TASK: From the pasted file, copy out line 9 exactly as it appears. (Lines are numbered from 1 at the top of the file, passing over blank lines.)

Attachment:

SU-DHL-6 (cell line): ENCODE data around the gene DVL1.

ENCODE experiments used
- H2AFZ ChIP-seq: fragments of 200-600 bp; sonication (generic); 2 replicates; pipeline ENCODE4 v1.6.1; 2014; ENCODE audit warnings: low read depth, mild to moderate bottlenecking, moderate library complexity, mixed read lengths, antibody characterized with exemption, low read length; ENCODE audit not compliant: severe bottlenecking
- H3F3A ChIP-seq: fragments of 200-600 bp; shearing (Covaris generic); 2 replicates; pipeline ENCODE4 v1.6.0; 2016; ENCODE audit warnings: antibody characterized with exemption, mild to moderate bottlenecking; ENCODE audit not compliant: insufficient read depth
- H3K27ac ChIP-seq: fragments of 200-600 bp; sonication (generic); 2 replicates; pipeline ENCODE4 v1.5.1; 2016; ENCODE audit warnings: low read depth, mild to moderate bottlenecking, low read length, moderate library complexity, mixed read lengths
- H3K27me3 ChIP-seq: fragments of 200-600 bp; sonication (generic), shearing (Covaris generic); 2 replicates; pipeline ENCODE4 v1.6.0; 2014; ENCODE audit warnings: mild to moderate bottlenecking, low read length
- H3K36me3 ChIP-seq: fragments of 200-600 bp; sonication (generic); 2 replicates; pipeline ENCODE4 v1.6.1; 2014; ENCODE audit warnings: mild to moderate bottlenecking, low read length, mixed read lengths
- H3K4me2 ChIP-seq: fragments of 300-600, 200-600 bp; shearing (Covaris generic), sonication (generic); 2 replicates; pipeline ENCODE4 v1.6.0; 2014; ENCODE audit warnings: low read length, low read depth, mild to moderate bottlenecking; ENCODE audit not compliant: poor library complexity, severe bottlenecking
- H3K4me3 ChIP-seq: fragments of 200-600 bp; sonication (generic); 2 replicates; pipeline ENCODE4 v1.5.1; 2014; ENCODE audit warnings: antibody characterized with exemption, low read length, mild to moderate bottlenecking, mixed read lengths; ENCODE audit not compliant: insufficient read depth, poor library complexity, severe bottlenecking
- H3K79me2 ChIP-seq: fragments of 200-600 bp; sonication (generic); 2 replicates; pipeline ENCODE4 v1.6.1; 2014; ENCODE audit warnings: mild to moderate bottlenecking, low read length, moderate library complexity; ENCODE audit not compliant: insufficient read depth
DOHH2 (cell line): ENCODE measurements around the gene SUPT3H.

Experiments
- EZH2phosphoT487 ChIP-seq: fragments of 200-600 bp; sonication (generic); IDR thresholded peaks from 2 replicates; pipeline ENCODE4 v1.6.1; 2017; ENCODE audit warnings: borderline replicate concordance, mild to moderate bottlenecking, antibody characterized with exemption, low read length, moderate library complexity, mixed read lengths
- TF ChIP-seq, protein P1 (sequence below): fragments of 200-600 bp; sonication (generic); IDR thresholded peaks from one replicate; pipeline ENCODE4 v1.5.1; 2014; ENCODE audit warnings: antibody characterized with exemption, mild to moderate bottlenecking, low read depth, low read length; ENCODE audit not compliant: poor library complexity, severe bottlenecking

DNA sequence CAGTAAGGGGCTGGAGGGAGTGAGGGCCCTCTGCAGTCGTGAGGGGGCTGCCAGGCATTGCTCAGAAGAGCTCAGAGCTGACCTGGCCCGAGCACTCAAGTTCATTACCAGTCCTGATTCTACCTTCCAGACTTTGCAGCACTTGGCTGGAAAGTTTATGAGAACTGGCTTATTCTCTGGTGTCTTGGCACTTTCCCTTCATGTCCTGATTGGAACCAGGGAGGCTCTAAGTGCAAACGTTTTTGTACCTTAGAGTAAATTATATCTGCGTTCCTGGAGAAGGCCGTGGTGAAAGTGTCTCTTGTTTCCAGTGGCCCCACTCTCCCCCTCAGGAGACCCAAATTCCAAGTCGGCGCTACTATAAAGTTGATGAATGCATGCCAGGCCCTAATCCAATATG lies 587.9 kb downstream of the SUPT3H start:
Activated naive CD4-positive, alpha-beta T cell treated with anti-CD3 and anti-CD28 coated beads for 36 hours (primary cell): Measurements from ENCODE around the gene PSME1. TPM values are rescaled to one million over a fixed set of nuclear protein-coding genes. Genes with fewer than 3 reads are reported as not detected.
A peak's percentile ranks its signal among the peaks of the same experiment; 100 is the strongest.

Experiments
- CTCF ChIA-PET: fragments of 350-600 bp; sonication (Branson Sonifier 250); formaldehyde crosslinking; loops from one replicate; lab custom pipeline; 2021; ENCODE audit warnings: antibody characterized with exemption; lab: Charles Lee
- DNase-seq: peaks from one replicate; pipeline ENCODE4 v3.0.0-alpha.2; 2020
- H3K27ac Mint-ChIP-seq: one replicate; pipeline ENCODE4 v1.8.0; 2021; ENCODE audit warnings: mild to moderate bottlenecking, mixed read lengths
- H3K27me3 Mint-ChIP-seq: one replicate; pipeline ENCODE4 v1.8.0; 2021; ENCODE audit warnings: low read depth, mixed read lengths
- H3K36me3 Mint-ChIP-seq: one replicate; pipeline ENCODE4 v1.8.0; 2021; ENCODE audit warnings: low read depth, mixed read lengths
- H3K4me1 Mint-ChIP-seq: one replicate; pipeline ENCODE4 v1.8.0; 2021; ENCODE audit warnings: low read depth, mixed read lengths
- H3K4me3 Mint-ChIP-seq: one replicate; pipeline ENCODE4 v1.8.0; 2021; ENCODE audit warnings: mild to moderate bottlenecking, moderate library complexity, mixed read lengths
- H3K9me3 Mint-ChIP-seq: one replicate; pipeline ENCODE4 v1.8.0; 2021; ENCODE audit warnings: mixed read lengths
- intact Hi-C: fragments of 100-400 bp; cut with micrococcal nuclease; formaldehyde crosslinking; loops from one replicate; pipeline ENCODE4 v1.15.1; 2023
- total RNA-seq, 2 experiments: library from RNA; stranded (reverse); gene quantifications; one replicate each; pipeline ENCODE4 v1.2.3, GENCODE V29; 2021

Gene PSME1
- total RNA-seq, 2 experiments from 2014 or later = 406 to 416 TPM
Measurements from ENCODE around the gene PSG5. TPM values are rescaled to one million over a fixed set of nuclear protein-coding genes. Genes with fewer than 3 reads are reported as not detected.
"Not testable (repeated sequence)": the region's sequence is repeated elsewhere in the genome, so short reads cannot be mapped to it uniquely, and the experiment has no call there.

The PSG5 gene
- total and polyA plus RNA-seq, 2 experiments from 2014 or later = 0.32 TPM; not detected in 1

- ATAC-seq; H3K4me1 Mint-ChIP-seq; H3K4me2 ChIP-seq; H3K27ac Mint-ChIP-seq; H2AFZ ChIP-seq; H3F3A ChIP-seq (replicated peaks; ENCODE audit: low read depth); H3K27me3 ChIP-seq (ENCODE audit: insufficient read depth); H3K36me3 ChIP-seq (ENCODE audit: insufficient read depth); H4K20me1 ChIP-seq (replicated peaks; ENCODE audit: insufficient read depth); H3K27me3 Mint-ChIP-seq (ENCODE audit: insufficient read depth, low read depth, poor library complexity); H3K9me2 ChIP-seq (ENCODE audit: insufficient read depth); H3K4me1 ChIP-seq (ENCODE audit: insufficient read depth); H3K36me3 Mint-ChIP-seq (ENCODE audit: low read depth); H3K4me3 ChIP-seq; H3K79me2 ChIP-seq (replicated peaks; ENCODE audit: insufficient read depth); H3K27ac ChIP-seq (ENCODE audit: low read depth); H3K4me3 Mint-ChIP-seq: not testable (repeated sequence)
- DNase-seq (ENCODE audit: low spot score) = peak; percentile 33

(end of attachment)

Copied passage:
- H3K4me3 ChIP-seq: fragments of 200-600 bp; sonication (generic); 2 replicates; pipeline ENCODE4 v1.5.1; 2014; ENCODE audit warnings: antibody characterized with exemption, low read length, mild to moderate bottlenecking, mixed read lengths; ENCODE audit not compliant: insufficient read depth, poor library complexity, severe bottlenecking